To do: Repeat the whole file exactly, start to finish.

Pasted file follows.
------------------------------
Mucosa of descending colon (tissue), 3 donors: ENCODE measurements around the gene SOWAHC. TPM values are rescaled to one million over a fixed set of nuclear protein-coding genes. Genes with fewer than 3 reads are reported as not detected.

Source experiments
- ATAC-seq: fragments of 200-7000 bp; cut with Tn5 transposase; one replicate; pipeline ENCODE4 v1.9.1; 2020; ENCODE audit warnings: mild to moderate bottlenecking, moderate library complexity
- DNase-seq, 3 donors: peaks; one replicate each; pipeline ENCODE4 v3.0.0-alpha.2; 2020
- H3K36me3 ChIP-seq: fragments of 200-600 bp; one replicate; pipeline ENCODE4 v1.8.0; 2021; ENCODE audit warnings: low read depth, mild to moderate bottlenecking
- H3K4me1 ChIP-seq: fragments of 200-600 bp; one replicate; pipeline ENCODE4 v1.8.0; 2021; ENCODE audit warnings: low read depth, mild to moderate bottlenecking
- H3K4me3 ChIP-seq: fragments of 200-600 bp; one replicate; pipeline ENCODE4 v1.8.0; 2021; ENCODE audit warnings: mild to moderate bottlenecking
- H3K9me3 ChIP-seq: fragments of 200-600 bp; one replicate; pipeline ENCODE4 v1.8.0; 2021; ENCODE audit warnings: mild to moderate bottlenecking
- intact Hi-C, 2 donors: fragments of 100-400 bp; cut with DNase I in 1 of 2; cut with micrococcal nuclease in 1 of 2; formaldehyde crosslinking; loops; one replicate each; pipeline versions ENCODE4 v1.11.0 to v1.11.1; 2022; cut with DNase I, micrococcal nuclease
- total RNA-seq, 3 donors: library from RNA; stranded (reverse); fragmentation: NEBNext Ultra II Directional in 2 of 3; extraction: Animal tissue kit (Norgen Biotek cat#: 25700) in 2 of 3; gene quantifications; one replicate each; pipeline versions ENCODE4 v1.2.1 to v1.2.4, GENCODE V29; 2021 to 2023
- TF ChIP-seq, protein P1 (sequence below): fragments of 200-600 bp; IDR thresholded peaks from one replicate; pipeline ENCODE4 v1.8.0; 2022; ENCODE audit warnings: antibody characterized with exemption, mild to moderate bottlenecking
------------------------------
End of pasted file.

Mucosa of descending colon (tissue), 3 donors: ENCODE measurements around the gene SOWAHC. TPM values are rescaled to one million over a fixed set of nuclear protein-coding genes. Genes with fewer than 3 reads are reported as not detected.

Source experiments
- ATAC-seq: fragments of 200-7000 bp; cut with Tn5 transposase; one replicate; pipeline ENCODE4 v1.9.1; 2020; ENCODE audit warnings: mild to moderate bottlenecking, moderate library complexity
- DNase-seq, 3 donors: peaks; one replicate each; pipeline ENCODE4 v3.0.0-alpha.2; 2020
- H3K36me3 ChIP-seq: fragments of 200-600 bp; one replicate; pipeline ENCODE4 v1.8.0; 2021; ENCODE audit warnings: low read depth, mild to moderate bottlenecking
- H3K4me1 ChIP-seq: fragments of 200-600 bp; one replicate; pipeline ENCODE4 v1.8.0; 2021; ENCODE audit warnings: low read depth, mild to moderate bottlenecking
- H3K4me3 ChIP-seq: fragments of 200-600 bp; one replicate; pipeline ENCODE4 v1.8.0; 2021; ENCODE audit warnings: mild to moderate bottlenecking
- H3K9me3 ChIP-seq: fragments of 200-600 bp; one replicate; pipeline ENCODE4 v1.8.0; 2021; ENCODE audit warnings: mild to moderate bottlenecking
- intact Hi-C, 2 donors: fragments of 100-400 bp; cut with DNase I in 1 of 2; cut with micrococcal nuclease in 1 of 2; formaldehyde crosslinking; loops; one replicate each; pipeline versions ENCODE4 v1.11.0 to v1.11.1; 2022; cut with DNase I, micrococcal nuclease
- total RNA-seq, 3 donors: library from RNA; stranded (reverse); fragmentation: NEBNext Ultra II Directional in 2 of 3; extraction: Animal tissue kit (Norgen Biotek cat#: 25700) in 2 of 3; gene quantifications; one replicate each; pipeline versions ENCODE4 v1.2.1 to v1.2.4, GENCODE V29; 2021 to 2023
- TF ChIP-seq, protein P1 (sequence below): fragments of 200-600 bp; IDR thresholded peaks from one replicate; pipeline ENCODE4 v1.8.0; 2022; ENCODE audit warnings: antibody characterized with exemption, mild to moderate bottlenecking